Are you an Arizona business owner who wants to be able to operate your company under an assumed name? If so, consider acquiring a doing business as (DBA) name.
How do you obtain a DBA name for your Arizona company, and how are you allowed to use your new name? In this guide, we’ll walk through every detail of the DBA acquisition process in this state.
How Do I File an Arizona DBA?
In Arizona, it is easy to acquire a DBA, also known as a “Trade Name,” for your business. The process is the same as reserving a name for any business in the state, insofar as you will need to check the availability of your desired name and reserve it via the Secretary of State’s website.
This ensures that your desired business name is available, and hasn’t already been claimed by another business in the state.
While you do not have to register a trade name to use it for your business, you are not allowed to put a trade name on certain official documents without reserving and registering it first. You are also not allowed to use any name that is already in use by another business. In order to reserve your DBA or trade name, you will need to fill out the Arizona Trade Name Registration Application. This form must include the following information: 1700 W. Washington Street, FL. 7,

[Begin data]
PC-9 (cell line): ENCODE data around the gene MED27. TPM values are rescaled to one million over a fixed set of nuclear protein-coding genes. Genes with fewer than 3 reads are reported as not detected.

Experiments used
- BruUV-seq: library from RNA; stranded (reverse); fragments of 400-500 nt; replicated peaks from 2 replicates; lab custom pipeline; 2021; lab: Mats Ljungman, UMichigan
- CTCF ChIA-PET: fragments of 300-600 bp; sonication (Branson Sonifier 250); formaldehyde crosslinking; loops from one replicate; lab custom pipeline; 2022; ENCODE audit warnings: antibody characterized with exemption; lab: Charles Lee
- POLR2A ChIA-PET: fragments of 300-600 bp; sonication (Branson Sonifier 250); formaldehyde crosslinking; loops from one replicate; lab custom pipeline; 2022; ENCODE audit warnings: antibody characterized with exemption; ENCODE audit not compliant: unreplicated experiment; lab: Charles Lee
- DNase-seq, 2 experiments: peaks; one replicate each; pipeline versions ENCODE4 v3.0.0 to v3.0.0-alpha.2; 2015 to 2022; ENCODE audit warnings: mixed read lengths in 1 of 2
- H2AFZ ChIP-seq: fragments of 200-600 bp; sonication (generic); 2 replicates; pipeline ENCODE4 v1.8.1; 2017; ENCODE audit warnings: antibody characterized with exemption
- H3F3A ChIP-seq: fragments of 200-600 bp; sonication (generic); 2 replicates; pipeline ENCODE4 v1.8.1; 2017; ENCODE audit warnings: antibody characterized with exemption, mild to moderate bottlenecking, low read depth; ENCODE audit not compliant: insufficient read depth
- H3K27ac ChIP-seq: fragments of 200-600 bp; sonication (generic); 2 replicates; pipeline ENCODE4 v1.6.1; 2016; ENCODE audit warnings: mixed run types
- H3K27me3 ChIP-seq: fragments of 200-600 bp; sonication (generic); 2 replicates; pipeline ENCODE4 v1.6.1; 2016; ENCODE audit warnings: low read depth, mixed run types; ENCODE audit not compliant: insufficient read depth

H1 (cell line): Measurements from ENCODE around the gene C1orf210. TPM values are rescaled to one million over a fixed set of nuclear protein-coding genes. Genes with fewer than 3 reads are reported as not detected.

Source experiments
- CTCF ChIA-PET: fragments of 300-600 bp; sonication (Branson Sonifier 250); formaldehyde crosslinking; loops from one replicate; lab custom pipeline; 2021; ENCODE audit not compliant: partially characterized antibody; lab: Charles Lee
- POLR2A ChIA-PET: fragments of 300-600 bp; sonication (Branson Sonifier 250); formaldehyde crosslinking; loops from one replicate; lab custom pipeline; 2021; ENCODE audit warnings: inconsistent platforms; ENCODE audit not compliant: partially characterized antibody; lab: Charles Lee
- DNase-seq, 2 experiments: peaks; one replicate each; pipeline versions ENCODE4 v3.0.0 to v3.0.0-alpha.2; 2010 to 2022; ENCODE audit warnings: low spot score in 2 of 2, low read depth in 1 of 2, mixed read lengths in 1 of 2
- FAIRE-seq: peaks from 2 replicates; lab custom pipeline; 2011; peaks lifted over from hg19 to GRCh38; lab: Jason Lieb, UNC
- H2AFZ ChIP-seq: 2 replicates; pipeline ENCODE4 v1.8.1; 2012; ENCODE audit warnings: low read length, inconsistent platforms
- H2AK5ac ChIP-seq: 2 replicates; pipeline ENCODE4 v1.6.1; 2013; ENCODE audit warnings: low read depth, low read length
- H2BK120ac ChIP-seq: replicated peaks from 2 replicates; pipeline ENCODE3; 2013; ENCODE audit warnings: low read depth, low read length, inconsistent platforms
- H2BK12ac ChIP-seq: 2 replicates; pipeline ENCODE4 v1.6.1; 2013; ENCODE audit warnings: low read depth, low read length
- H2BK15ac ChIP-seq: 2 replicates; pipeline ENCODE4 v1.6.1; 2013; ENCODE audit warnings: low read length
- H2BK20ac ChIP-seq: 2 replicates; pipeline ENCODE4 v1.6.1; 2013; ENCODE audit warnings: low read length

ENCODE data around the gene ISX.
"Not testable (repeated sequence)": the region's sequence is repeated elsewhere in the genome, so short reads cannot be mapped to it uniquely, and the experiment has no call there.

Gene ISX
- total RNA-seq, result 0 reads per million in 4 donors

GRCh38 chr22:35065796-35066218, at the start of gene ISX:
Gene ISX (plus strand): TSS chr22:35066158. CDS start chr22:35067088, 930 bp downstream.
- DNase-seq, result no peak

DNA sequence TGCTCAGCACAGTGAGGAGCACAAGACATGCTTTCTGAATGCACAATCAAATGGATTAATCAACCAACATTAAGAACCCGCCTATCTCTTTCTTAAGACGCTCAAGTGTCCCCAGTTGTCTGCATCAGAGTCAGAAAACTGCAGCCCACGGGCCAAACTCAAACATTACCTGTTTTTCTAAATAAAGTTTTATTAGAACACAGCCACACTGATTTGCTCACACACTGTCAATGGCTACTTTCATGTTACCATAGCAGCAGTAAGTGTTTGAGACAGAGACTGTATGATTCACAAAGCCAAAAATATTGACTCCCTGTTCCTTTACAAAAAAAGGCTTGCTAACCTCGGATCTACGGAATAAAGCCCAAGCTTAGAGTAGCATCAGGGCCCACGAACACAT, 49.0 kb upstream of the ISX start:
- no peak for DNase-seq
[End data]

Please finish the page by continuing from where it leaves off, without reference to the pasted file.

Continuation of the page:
Phoenix, AZ 85007-2808
Once you have provided the necessary information, you will need to include a check for $10 made payable to “Secretary of State [first and last name of current SOS]” Then, you can mail the form and the check to the Secretary of State’s office, which is located at:
1700 W. Washington Street, FL. 7, Phoenix, AZ 85007-2808
Get Your Business Domain
To fully embrace the business name, register your URL. With GoDaddy you’ll be able to quickly build a company website so that nobody else can use or take it.
What is an Arizona DBA?
For sole proprietorships and general partnerships, a DBA enables you to use a name other than the owner’s personal name. For limited liability companies and corporations, DBAs allow you to use multiple names to officially refer to your business activities.
There are many different reasons for Arizona companies to acquire ‘doing business as’ names.
- For sole proprietorships and partnerships, they can make your company sound more professional than simply using your own name. You can also open a bank account using your DBA, which can not only help you keep your business and personal assets separate, but customers often have a higher comfort level writing out a check to a business name rather than to an individual’s personal name.
- For corporations and LLCs, DBAs are frequently used to give the company the option of using different names for separate product lines. Another common usage of a DBA is to distinguish satellite businesses from your main company. Restaurant owners love to do this, as for example it can help a fine-dining establishment open a fast-casual spin-off restaurant without affecting customers’ perceptions of the original location. Whether you want to create this separation for marketing or accounting purposes (or both), a doing business as name gives companies options that they wouldn’t otherwise have.